Junctional epidermolysis bullosa• All variants AR inheritance• Blister formation at the level of Lamina lucida• Indeterminate JEB
• Types Herlitz JEB Non Herlitz JEB JEB, with pyloric atresia JEB, inversa JEB, late onset LOC Syndrome
Molecularpathology• Clean split at the level of Lamina lucida, with closely apposed basal keratinocytes, and continuous lamina densa in lower part.
• Abnormality in anchoring filament protein laminin 5 in the skin of patients with Herlitz and some non Herlitz JEB• Herlitz- mutation in LAMA3, LAMB3, LAMC2• Leads to premature termination codon mutations.• Non Herlitz JEB – laminin 5 mutation or mutation in COL17A1
Herlitz Junctional Epidermolysis Bullosa• Epidermolysis bullosa letalis• Epidermolysis bullosa atrophicans generalisata gravis• Blistering and erosions are present at or soon after birth and rapidly become generalized• The whole skin is extremely fragile and lifting or turning the baby may cause extensive blistering or peeling away of the epidermis.
• Eroded areas are often very slow to heal. Healing result in atrophic scarring.• Involvement of the oral and pharyngeal mucosa is frequent and may be severe• Hoarseness and stridor may indicate laryngeal or supraglottic involvement, most notably potentially life-threatening stenosis or stricture
.• Infants die early in infancy with overwhelming infection or from failure to thrive• Typical lesions occur symmetrically around the nose and mouth• The teeth show abnormal enamel formation, but normal dentine - are malformed, pitted and lost prematurely.
• Following blistering and erosions, the formation of exuberant granulation tissue on the nail folds and nail bed leads to shedding of the nails and bulbous changes of the fingertips
.• Blisters may occur on the cornea, resulting in pain, erosions, scarring, and, very rarely, blindness• Urethral meatal stenosis, urinary retention, hydronephrosis and bladder hypertrophy, Squamous cell carcinoma• 40% of patients die in first year, most patients die within first 5years• 75% develop flexural contractions at axillae, upper & lower limbs.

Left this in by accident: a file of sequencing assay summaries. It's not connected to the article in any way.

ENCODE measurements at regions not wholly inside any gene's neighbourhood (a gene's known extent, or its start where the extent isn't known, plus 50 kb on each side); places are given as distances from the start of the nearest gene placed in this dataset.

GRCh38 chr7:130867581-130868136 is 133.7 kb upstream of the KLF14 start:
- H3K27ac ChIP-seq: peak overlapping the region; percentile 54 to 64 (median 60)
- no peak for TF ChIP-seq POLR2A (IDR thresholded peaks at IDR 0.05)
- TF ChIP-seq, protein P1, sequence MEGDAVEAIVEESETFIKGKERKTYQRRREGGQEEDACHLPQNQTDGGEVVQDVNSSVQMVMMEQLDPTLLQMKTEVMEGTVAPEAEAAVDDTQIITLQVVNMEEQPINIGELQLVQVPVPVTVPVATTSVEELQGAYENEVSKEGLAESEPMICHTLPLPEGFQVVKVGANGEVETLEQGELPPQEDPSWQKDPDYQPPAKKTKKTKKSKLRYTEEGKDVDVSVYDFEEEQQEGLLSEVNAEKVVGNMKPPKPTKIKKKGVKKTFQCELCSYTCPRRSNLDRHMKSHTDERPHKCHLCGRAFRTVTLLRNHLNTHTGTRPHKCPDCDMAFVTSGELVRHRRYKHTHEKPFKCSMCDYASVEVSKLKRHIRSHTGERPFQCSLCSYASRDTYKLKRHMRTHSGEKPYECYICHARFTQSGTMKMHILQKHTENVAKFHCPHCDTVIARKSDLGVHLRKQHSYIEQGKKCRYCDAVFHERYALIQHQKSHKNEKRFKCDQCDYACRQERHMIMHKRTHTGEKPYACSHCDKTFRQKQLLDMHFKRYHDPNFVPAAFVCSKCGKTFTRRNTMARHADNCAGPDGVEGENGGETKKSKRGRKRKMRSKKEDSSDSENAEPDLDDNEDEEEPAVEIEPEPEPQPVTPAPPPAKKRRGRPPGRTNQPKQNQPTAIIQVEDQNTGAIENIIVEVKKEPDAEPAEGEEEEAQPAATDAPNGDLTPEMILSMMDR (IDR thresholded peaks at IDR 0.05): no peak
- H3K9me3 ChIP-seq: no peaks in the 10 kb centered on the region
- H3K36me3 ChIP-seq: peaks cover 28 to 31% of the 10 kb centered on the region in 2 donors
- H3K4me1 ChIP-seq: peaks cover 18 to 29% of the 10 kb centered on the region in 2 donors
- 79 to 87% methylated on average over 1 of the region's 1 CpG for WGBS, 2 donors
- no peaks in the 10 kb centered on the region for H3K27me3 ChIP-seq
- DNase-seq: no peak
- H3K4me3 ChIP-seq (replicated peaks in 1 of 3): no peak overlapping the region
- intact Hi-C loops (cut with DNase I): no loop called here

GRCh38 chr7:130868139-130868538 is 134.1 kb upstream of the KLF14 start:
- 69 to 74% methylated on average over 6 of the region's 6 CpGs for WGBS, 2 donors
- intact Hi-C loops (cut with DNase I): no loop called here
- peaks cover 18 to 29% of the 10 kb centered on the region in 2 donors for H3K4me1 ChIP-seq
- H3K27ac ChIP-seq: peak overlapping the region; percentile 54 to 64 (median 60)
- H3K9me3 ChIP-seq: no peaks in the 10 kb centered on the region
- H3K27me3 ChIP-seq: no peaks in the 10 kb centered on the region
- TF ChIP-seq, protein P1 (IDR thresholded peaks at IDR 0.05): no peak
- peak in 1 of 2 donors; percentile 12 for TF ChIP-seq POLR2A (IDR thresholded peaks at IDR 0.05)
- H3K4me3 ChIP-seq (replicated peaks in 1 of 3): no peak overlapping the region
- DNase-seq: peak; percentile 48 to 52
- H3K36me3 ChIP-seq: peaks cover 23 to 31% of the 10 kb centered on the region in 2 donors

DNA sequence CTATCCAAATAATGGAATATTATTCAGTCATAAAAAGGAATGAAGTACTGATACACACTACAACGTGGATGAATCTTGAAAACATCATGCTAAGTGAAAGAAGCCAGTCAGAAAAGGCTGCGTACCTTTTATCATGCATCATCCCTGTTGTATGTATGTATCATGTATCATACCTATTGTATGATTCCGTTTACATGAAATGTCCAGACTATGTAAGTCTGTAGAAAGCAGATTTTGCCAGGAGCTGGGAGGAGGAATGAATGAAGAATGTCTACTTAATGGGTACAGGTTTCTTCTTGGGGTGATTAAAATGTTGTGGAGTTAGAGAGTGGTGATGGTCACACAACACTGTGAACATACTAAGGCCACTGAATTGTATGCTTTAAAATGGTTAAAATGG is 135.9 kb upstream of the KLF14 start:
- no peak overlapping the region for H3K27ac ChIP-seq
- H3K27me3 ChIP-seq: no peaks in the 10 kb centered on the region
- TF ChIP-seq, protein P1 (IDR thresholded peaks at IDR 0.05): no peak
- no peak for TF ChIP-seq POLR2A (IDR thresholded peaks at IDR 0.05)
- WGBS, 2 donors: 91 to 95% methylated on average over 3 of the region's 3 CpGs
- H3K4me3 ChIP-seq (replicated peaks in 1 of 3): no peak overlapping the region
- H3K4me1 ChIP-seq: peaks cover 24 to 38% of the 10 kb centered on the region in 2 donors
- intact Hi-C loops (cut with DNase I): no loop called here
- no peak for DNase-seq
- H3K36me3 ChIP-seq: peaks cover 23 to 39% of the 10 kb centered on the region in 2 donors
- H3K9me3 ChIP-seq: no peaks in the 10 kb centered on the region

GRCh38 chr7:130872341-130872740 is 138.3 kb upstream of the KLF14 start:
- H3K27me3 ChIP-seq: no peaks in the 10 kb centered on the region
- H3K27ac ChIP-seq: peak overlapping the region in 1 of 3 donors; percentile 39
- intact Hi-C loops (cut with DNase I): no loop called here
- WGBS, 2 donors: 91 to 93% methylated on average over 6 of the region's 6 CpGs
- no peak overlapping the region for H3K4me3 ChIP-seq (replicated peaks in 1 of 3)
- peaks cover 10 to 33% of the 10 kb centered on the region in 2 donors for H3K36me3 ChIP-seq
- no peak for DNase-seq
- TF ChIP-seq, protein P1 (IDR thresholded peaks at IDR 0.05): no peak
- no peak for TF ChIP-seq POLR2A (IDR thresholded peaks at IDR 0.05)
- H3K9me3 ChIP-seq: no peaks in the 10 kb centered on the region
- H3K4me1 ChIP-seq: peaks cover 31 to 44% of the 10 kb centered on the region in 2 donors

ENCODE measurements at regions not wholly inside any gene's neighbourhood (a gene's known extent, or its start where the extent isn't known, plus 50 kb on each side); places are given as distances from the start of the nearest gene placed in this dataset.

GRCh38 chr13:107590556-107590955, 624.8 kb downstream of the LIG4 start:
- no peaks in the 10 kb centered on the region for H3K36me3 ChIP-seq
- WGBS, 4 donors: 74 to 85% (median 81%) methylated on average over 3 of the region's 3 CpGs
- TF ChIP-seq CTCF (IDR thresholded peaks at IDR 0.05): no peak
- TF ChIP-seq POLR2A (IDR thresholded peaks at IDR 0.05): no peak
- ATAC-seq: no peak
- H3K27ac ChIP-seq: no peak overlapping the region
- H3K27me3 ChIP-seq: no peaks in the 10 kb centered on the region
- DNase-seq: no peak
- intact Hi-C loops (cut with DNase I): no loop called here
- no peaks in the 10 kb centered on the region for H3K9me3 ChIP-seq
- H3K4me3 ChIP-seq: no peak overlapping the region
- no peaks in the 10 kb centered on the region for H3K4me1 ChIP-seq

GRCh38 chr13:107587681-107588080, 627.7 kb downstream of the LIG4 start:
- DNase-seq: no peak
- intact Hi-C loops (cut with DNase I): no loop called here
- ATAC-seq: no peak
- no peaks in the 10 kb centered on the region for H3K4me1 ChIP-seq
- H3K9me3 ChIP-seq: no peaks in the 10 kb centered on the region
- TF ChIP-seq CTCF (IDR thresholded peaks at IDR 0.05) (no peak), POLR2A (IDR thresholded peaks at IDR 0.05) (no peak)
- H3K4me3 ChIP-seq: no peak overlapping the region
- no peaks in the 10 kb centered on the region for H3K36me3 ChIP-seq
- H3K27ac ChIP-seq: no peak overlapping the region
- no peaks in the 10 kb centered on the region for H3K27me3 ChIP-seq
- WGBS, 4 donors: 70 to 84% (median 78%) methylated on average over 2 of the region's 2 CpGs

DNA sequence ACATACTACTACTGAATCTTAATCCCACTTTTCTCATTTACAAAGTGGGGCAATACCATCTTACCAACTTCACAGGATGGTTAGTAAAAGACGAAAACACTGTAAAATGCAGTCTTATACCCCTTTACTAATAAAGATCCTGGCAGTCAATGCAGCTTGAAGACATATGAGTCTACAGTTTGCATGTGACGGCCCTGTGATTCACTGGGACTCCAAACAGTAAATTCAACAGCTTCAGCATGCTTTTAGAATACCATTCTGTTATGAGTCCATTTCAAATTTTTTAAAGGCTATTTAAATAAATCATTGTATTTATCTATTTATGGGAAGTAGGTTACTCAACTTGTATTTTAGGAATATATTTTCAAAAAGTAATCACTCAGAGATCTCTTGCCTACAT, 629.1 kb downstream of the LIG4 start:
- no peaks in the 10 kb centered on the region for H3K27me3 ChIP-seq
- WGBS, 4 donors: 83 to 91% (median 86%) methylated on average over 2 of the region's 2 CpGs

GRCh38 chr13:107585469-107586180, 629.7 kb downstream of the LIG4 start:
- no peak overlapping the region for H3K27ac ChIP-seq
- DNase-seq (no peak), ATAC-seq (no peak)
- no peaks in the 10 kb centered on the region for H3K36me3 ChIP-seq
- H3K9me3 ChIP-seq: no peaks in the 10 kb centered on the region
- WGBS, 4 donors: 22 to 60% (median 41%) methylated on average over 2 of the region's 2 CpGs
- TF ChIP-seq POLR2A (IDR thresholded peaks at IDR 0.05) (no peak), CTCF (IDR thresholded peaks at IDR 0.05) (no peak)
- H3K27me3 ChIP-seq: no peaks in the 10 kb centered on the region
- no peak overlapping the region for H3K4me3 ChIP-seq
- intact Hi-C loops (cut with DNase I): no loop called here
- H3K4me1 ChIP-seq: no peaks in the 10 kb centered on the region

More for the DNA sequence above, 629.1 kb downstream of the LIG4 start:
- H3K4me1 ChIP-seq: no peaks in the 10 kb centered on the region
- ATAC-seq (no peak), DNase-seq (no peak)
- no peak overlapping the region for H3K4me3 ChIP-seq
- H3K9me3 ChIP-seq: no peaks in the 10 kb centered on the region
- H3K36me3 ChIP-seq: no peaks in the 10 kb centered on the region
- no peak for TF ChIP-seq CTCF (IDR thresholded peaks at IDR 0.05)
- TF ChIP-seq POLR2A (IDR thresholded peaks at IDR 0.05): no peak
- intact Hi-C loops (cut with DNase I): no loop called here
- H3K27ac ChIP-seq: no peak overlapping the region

Generalized non-Herlitz JEB• Epidermolysis bullosa atrophicans generalisata mitis• Generalized atrophic benign epidermolysis bullosa (GABEB)• Early clinical course similar to Herlitz form• Patient usually survives till adulthood• Gradual lessening of severity of disease with age
• Teeth show severe enamel defects, fail to erupt normally• Nails are dystropic and frequently missing• Lesions heal with atrophic scarring, sometimes post inflammatory hypopigmentation or depigmentation
• Pigmented nevi common• Alopecia affects scalp, eye brows, eyelashes. Body hairs sparse or absent• Oesophageal stricture, laryngeal invt, oral erosions, corneal ulcers, hypoacusis and urethral stricture reported
Localised JEB• Clinical manifestations include nail dystrophy, dental enamel changes and blistering involving the lower legs and feet only• Localized forms of non-Herlitz junctional EB• Chronic, painful erosions associated with hyperkeratosis present on the soles.
Junctional EB with pyloric atresia• Level of blistering - cytoplasm of basal keratinocytes, just above the plasma membrane, rather than within lamina lucida.• Few survive beyond the first few months of life• Blistering is usually present at birth, following a pregnancy complicated by polyhydramnios
• The teeth are hypoplastic, lacking normal enamel, and the nails are dystrophic.• Early attempts at feeding result in non-bilious vomiting.• Death occurs in first few months, unless pyloric stenosis is surgically corrected.
Late onset JEB• Epidermolysis bullosa progressiva• The onset is delayed until childhood or adolescence, and nail dystrophy is a common presentation.• Later, knees and elbows are involved. Progressive atrophic changes lead to early loss of fingerprint patterns and mild finger contractures
• Condition was originally named EB dystrophica–neurotrophica by Gedde-Dahl because of the association of partial deafness• The ultrastructural changes - widening of the lamina lucida with deposition of amorphous material
Cicatricial JEB• Bistering heal with scarring and result in loss of nails, alopecia, syndactyly and contractures.• Involvement of oral mucosa with stenosis of anterior nares
LOC syndrome• Laryngo-onycho-cutaneous syndrome• Shabbir’s syndrome• Chronic erosive lesions affect the face, mainly around the nose and mouth, and, to a lesser extent, the limbs, trunk and genitalia.• Notched teeth, hoarseness